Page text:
If you bring your laptop on the go with you while you travel, you’re putting your data at risk every time you leave it unattended. Data like emails, messaging conversations, web browsers already logged into many accounts and sensitive work documents. Even if you have full disk encryption, it simply takes a few minutes for someone who knows what they are doing to physically tamper with your laptop, compromising your computer while you are left oblivious.
This may seem like a paranoid outlook, but hacking has become more and more common as people realize how valuable your data – and identity – are. This is a real bummer for laptop owners who need to leave their portable device in public places like hotels. If your laptop becomes compromised, you mind end up dealing with nasty malware like viruses and end up in a shop for laptop repair.
Some laptops offer a Trusted Platform Module, which is a special chip that tries to ensure your computer will boot securely. However, an attacker could still insert a program that convinces the code in this chip their malware is trustworthy, or they could simply slip in a malicious program to fire off after your laptop has booted.
In fact, most security experts will tell you that it’s virtually impossible to ensure that your laptop has not been compromised – there is no real way to check.
Luckily, Edward Snowden and his colleagues have come up with a solution. They have created a little known app called Haven that you can install on a spare Android, which will turn your device into a monitoring station to guard your laptop.
This app works by using your smartphone’s sensors like your microphone, camera, motion and light detector to monitor a room for changes, logging everything it notices. You can find Haven’s official release in the Google Play Store.
With this app, you can put your Haven phone on top of your laptop. If someone handles your laptop, the Haven phone’s microphone might hear the attacker speak, it might detect a change in lighting, or its accelerometer might pick up on motion. The camera may even take a picture of the attacker’s face. All of this evidence will be logged on your Android.
What’s more, Haven can be configured to send you encrypted alerts in real time to the phone you carry with you if an intrusion is detected. You can use the app Signal to receive these encrypted notifications or you can use other means to view your alerts.
Haven supports SMS text notifications, which could technically be intercepted if you are under a LOT of scrutiny but texts would be more reliable and suitable for most people looking to stop attackers in their tracks.
You can use Haven to guard your laptop against tampering, but you might imagine this app might be used for other purposes. It might come in handy for victims of domestic abuse concerned about their abusers spying on them, people in relationships with nosy partners or friends, or college students who are worried about roommates.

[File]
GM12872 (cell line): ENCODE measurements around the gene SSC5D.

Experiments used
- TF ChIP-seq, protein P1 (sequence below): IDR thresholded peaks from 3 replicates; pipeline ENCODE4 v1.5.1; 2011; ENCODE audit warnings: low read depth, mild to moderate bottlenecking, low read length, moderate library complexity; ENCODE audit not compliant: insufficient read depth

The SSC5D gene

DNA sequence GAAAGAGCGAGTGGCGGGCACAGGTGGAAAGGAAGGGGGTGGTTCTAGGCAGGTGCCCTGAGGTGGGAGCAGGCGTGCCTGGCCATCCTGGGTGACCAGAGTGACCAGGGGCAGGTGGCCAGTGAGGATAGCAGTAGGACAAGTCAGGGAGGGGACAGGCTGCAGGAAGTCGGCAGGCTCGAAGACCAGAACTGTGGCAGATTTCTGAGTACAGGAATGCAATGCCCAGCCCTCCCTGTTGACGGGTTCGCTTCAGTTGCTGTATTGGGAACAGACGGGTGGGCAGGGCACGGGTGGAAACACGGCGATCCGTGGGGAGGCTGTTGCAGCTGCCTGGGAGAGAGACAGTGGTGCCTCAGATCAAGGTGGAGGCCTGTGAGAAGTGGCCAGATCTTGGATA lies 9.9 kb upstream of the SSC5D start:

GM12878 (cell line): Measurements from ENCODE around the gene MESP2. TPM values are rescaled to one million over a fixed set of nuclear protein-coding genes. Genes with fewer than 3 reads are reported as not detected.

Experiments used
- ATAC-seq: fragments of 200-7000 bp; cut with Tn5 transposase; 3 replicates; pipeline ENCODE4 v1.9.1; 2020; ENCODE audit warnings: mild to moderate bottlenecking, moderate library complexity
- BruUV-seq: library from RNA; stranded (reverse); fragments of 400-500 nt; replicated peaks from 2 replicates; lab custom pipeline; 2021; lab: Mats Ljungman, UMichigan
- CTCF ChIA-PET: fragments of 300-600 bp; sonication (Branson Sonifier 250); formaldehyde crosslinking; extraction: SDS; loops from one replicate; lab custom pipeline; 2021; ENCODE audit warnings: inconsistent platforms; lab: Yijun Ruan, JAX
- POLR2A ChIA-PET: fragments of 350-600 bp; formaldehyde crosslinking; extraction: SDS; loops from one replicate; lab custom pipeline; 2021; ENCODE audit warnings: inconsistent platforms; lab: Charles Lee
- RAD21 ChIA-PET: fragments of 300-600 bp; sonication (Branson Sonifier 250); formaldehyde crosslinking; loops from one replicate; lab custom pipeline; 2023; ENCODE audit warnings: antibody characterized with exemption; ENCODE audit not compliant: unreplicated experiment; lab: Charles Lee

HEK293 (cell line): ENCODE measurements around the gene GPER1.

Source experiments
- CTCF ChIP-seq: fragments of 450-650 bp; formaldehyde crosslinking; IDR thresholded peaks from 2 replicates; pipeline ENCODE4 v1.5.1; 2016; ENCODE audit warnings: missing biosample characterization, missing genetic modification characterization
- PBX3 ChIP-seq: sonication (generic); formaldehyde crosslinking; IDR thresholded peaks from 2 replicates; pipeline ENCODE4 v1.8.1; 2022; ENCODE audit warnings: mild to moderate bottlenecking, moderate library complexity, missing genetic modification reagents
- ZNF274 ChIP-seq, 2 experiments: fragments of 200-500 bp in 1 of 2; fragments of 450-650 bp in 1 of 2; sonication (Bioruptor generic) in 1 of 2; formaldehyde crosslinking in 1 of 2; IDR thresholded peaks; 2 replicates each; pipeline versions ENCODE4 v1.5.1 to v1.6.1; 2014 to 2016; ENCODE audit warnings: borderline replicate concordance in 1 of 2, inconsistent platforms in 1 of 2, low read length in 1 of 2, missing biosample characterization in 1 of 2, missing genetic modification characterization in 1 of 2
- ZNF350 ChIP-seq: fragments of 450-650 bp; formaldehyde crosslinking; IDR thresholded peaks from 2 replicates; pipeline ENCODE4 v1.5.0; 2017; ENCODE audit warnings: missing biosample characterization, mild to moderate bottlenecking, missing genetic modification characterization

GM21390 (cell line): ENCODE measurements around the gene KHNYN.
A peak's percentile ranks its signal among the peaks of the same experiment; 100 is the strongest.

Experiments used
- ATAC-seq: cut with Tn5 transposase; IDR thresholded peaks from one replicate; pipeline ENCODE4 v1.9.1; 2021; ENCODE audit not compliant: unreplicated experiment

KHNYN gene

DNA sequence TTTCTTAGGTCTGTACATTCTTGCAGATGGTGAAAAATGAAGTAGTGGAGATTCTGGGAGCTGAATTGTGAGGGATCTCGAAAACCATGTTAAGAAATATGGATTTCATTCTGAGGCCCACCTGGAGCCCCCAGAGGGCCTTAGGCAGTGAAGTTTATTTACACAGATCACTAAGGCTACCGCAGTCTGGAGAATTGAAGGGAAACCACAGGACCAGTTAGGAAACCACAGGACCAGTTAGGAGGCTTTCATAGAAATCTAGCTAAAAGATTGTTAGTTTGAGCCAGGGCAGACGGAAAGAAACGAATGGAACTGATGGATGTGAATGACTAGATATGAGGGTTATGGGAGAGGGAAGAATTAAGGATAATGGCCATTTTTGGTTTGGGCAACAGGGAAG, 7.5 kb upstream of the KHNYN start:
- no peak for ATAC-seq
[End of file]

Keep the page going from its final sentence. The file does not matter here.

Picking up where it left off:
Really, it’s for any situation where you might be worried about people coming into the room and moving things, so you can use it as a cheap security system to detect break-ins while you are away or in another part of the house if you position the phone to send pictures when someone walks within the range of the phone.
Haven is a useful app because although you need a separate Android device to use it effectively, you don’t need to pay for phone service on the Haven device.
You could opt to skip notifications and check the local Haven logs when you get back to the room you are looking over. Or you could connect to a wi-fi network on your Haven phone and configure it to run a Tor onion service website. You could then log in to Tor browser on a computer to check for intrusion alerts.
Additionally, you could connect to wi-fi and set up Haven to send you real-time Signal notifications as your phone catches intrusion events. Although this is a user friendly solution, if you don’t have data, you’ll need to set up an extra phone number to register a new Signal account.
If your Haven does have mobile data, it’s probably most secure to disable wi-fi altogether and use mobile data only.
Bear in mind that you’ll have to keep your Haven phone plugged in so it doesn’t run out of a charge, and if you are extremely worried about security, you’ll want to consider how secure your Haven phone is too.
Secure your phone with a strong alphanumeric password, and encrypt your phone. Install any updates for Android and all apps, and turn off any radios you aren’t using like NFC and Bluetooth to reduce the attack surface of your phone.
Remember that Haven only works if you use it too – so ensure you have the app setup and ready wherever you would like to detect an intrusion. Although it is technically possible to hack the Haven phone AND your laptop, the cost of tampering rises significantly, and it won’t occur to most people that a phone resting in a room or on top of a laptop is actually a remote monitoring station.